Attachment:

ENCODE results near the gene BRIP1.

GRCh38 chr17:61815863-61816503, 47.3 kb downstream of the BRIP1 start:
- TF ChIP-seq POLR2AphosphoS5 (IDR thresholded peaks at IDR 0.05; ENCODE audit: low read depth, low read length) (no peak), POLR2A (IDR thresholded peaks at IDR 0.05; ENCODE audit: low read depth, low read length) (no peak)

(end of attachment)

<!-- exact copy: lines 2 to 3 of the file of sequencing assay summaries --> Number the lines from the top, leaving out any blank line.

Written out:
GRCh38 chr17:61815863-61816503, 47.3 kb downstream of the BRIP1 start:
- TF ChIP-seq POLR2AphosphoS5 (IDR thresholded peaks at IDR 0.05; ENCODE audit: low read depth, low read length) (no peak), POLR2A (IDR thresholded peaks at IDR 0.05; ENCODE audit: low read depth, low read length) (no peak)